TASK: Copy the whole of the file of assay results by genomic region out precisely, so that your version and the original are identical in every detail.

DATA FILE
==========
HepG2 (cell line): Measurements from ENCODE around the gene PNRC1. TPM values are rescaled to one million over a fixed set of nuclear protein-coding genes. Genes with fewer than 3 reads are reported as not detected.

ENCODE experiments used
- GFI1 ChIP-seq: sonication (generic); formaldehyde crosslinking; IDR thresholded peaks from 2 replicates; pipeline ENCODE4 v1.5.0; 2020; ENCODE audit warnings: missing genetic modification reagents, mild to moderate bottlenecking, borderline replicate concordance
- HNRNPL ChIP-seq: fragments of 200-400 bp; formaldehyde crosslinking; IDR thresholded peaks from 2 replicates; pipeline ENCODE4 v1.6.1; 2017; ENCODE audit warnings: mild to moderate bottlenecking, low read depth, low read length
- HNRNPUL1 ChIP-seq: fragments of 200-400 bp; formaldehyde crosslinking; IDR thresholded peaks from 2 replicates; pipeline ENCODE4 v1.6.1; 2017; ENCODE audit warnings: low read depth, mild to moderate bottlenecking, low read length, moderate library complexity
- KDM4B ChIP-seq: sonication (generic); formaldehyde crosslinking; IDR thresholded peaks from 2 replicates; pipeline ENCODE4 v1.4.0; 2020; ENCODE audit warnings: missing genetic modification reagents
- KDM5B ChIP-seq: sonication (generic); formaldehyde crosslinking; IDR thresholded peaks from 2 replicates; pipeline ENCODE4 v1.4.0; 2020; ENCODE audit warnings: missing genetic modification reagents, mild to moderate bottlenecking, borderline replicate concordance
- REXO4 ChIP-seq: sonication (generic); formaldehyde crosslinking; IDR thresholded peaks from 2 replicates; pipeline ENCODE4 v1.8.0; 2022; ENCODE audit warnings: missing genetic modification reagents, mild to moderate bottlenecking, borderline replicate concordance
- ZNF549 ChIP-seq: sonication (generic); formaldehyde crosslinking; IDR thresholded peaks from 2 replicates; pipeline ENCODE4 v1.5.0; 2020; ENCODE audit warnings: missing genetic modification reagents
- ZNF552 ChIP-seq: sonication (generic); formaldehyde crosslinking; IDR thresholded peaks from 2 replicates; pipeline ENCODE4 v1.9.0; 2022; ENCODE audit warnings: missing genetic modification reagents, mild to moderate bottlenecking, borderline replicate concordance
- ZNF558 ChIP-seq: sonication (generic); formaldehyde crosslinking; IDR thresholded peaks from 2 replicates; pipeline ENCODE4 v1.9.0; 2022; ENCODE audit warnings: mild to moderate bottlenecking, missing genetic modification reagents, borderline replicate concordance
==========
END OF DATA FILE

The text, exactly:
HepG2 (cell line): Measurements from ENCODE around the gene PNRC1. TPM values are rescaled to one million over a fixed set of nuclear protein-coding genes. Genes with fewer than 3 reads are reported as not detected.

ENCODE experiments used
- GFI1 ChIP-seq: sonication (generic); formaldehyde crosslinking; IDR thresholded peaks from 2 replicates; pipeline ENCODE4 v1.5.0; 2020; ENCODE audit warnings: missing genetic modification reagents, mild to moderate bottlenecking, borderline replicate concordance
- HNRNPL ChIP-seq: fragments of 200-400 bp; formaldehyde crosslinking; IDR thresholded peaks from 2 replicates; pipeline ENCODE4 v1.6.1; 2017; ENCODE audit warnings: mild to moderate bottlenecking, low read depth, low read length
- HNRNPUL1 ChIP-seq: fragments of 200-400 bp; formaldehyde crosslinking; IDR thresholded peaks from 2 replicates; pipeline ENCODE4 v1.6.1; 2017; ENCODE audit warnings: low read depth, mild to moderate bottlenecking, low read length, moderate library complexity
- KDM4B ChIP-seq: sonication (generic); formaldehyde crosslinking; IDR thresholded peaks from 2 replicates; pipeline ENCODE4 v1.4.0; 2020; ENCODE audit warnings: missing genetic modification reagents
- KDM5B ChIP-seq: sonication (generic); formaldehyde crosslinking; IDR thresholded peaks from 2 replicates; pipeline ENCODE4 v1.4.0; 2020; ENCODE audit warnings: missing genetic modification reagents, mild to moderate bottlenecking, borderline replicate concordance
- REXO4 ChIP-seq: sonication (generic); formaldehyde crosslinking; IDR thresholded peaks from 2 replicates; pipeline ENCODE4 v1.8.0; 2022; ENCODE audit warnings: missing genetic modification reagents, mild to moderate bottlenecking, borderline replicate concordance
- ZNF549 ChIP-seq: sonication (generic); formaldehyde crosslinking; IDR thresholded peaks from 2 replicates; pipeline ENCODE4 v1.5.0; 2020; ENCODE audit warnings: missing genetic modification reagents
- ZNF552 ChIP-seq: sonication (generic); formaldehyde crosslinking; IDR thresholded peaks from 2 replicates; pipeline ENCODE4 v1.9.0; 2022; ENCODE audit warnings: missing genetic modification reagents, mild to moderate bottlenecking, borderline replicate concordance
- ZNF558 ChIP-seq: sonication (generic); formaldehyde crosslinking; IDR thresholded peaks from 2 replicates; pipeline ENCODE4 v1.9.0; 2022; ENCODE audit warnings: mild to moderate bottlenecking, missing genetic modification reagents, borderline replicate concordance